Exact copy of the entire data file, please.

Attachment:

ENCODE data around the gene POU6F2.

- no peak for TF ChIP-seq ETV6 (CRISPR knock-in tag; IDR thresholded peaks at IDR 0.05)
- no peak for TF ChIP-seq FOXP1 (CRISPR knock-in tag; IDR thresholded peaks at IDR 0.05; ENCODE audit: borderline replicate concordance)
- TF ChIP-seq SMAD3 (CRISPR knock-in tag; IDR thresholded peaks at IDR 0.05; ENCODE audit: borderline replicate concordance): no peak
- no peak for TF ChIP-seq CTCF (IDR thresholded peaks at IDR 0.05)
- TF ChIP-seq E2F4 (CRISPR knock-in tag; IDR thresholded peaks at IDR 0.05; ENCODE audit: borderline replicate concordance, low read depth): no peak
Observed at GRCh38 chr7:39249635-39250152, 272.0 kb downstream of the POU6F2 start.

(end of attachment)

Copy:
ENCODE data around the gene POU6F2.

- no peak for TF ChIP-seq ETV6 (CRISPR knock-in tag; IDR thresholded peaks at IDR 0.05)
- no peak for TF ChIP-seq FOXP1 (CRISPR knock-in tag; IDR thresholded peaks at IDR 0.05; ENCODE audit: borderline replicate concordance)
- TF ChIP-seq SMAD3 (CRISPR knock-in tag; IDR thresholded peaks at IDR 0.05; ENCODE audit: borderline replicate concordance): no peak
- no peak for TF ChIP-seq CTCF (IDR thresholded peaks at IDR 0.05)
- TF ChIP-seq E2F4 (CRISPR knock-in tag; IDR thresholded peaks at IDR 0.05; ENCODE audit: borderline replicate concordance, low read depth): no peak
Observed at GRCh38 chr7:39249635-39250152, 272.0 kb downstream of the POU6F2 start.